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Intranet projects are often longer and more involved than most teams expect. While no two projects are the same, and organisational circumstances vary greatly, teams should have some core expectations going into a design or redesign project.
In particular, as there is often pressure from stakeholders to deliver a new site quickly, it is important to have a realistic project plan and to set appropriate timeframes from the outset.
A number of project activities are common across intranet projects. As the Intranet Roadmap (www.steptwo.com.au/products/roadmap) outlines, these may include:
- researching staff needs
- determining intranet strategy and project scope
- developing a business case and obtaining funding
- determining overall intranet structure
- developing page designs
- testing and refining both structure and designs with staff
- conducting a content inventory
- determining required content
- cleaning and migrating content
- selecting and implementing new technology
- communication and change management
These activities can be small and informal, or substantive pieces of work, depending on the size and scope of the intranet project.
|Incremental improvement (fix key issues with current site)||6 months|
|Creating a new intranet (where one hasn’t existed before)||6 months|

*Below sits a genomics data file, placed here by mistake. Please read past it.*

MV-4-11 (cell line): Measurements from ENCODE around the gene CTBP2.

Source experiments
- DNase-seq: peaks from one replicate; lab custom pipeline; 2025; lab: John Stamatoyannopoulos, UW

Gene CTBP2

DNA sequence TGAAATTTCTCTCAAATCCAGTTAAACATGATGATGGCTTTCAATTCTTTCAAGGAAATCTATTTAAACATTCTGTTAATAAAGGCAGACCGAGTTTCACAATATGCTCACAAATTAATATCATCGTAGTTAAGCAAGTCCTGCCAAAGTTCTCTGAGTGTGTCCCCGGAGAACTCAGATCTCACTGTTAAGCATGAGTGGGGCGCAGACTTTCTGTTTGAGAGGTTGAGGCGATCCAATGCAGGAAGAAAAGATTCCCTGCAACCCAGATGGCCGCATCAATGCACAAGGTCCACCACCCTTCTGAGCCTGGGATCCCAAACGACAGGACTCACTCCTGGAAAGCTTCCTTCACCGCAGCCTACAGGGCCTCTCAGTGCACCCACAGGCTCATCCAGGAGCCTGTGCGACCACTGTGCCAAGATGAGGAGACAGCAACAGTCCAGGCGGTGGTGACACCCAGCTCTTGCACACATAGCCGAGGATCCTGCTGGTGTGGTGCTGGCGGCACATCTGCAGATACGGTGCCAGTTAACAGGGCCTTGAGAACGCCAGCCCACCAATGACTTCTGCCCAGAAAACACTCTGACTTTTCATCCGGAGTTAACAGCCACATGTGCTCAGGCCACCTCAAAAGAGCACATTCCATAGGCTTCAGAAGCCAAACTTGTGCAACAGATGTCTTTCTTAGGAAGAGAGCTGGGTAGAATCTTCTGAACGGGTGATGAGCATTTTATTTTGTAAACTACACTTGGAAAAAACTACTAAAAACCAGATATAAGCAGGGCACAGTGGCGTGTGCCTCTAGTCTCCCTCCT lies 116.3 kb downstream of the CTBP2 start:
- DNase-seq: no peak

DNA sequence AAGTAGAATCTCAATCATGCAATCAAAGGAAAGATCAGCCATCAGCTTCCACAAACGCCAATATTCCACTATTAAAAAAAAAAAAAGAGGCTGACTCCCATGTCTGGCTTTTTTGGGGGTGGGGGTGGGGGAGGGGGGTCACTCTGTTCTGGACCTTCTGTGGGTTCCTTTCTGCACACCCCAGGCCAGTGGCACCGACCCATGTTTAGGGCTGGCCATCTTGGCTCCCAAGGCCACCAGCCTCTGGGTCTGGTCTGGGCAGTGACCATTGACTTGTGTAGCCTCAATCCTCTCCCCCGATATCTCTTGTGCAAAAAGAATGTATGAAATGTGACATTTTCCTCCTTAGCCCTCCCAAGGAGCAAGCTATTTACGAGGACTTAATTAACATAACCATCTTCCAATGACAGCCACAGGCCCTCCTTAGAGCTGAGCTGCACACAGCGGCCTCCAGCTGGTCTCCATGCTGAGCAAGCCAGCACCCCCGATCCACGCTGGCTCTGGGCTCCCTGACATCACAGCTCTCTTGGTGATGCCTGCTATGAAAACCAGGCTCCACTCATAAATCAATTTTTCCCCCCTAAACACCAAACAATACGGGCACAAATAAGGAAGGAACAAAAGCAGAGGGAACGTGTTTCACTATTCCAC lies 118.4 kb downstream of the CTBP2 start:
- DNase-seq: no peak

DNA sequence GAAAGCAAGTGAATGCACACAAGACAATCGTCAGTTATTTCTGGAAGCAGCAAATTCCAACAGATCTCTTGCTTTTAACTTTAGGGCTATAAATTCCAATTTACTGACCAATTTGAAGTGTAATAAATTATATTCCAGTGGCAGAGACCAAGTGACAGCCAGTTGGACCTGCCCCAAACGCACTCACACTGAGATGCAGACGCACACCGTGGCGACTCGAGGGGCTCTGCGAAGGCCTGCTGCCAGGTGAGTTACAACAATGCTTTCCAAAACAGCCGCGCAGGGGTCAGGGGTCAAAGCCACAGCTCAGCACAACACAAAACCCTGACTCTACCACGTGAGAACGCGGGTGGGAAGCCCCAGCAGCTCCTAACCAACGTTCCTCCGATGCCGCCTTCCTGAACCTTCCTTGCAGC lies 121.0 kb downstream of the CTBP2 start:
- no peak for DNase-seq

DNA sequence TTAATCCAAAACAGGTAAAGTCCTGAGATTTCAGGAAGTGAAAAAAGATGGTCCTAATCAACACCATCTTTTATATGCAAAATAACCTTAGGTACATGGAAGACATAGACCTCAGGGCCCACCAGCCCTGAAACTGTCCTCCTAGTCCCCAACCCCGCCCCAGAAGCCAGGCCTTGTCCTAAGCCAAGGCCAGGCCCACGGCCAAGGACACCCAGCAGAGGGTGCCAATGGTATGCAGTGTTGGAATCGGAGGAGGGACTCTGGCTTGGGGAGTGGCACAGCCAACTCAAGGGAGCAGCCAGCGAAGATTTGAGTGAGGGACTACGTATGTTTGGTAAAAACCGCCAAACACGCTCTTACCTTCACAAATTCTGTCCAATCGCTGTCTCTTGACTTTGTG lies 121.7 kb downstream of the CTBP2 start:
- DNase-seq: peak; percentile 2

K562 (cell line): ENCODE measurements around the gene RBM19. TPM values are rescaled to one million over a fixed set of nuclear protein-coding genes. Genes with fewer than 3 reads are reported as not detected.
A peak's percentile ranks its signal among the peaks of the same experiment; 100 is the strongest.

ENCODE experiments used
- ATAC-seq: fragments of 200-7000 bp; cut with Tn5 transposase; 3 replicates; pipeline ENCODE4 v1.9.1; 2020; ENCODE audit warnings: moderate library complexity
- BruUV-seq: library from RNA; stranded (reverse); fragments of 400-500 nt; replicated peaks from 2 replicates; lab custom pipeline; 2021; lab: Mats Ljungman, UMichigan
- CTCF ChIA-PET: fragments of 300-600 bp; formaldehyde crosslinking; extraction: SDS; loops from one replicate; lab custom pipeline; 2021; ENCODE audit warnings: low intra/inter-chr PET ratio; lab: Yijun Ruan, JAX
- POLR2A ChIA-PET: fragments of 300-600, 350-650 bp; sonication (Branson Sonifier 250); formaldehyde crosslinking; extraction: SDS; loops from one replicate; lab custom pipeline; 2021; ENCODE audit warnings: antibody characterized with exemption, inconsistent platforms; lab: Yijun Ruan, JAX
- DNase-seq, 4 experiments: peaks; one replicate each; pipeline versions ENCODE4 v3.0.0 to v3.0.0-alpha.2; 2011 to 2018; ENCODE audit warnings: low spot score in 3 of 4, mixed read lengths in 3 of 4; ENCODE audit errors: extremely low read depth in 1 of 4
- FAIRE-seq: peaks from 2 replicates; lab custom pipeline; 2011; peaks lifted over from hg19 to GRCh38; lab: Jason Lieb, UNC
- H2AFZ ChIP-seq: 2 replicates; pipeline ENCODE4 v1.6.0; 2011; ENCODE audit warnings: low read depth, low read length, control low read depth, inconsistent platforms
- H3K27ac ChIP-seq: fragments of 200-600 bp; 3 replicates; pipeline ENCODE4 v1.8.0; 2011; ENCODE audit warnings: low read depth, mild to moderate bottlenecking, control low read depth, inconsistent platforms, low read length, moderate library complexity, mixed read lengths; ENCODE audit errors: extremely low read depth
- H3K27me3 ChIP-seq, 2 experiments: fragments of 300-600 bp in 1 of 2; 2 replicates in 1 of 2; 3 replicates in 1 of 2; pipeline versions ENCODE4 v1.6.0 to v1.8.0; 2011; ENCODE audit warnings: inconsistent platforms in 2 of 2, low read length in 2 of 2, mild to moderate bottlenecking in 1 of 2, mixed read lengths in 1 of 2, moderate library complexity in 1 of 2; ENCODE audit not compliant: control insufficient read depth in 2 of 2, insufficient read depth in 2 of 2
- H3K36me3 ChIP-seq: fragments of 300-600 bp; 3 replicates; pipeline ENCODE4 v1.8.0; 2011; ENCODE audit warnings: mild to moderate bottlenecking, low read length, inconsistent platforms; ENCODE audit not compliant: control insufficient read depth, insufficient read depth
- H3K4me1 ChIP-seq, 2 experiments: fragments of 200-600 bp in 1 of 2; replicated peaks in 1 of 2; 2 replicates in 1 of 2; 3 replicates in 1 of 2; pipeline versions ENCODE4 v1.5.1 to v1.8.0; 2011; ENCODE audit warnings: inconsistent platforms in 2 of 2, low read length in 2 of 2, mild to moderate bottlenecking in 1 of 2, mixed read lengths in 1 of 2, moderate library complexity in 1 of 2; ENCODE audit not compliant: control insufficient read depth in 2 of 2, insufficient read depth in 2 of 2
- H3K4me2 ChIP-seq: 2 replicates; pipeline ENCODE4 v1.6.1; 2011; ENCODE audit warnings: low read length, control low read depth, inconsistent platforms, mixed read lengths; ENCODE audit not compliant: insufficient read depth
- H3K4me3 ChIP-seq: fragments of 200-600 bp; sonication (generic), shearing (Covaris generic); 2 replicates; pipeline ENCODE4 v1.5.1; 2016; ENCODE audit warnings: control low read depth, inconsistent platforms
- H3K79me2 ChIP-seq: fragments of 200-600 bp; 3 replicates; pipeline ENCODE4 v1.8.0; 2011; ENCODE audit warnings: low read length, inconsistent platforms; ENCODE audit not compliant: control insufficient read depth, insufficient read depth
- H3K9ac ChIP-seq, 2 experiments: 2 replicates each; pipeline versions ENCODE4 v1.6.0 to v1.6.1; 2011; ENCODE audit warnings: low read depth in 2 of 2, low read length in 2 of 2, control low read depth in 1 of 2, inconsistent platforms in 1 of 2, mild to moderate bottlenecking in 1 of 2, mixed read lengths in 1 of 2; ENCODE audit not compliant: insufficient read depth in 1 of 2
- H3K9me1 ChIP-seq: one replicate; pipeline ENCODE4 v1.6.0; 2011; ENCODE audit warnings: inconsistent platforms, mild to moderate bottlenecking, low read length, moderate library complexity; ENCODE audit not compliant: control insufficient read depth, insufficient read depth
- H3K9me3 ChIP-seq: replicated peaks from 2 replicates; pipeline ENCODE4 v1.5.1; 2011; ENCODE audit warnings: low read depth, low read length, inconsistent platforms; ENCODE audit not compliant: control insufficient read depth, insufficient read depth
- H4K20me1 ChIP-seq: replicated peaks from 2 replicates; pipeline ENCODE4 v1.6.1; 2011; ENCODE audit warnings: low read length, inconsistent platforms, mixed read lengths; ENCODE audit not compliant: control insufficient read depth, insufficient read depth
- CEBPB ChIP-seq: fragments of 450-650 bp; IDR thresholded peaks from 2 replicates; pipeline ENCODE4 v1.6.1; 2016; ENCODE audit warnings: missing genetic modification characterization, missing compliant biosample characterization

|Core intranet redesign (improve site structure and design)||9–12 months|
|Major intranet redevelopment (redesign and new technology)||12–18 months|
|Intranet as a business tool (improve processes and tools)||6–12 months|
The table lists some indicative timeframes for common intranet scenarios.
The simplest situation is applying incremental improvements to an existing site. As discussed in the article 6×2: a new approach to planning, these improvements should be planned on a rolling six month basis, and sized accordingly.
Creating a brand new intranet can also be quite quick. In some cases, senior management gives the team just three months to deliver a new site, but this is too short. Even assuming out-of-the-box technology, there is only enough time to put in place standard ‘boilerplate’ content.
A small project to create a new intranet will more likely take six months. This includes spending time at the outset of the project understanding staff and business needs.
Intranet redesigns are often more complex, due to legacy issues and the volume of content on the current site. Core intranet redesigns addressing usability issues commonly take upwards of a year, while major redevelopments can be longer.
Focusing on delivering functionality rather than addressing content issues may allow an incremental approach to be taken, with commensurately quicker projects.
Some intranet redesigns have stretched out to two, three or even four years, but this is clearly too long! Organisational patience will be stretched to the limit, and the drawn out nature of the project will often mean that improvements can be dated by the time they launch.
Where possible, break intranet projects into a series of activities, each producing clear business value and concrete deliverables.
What have your experiences been? How long was your intranet project?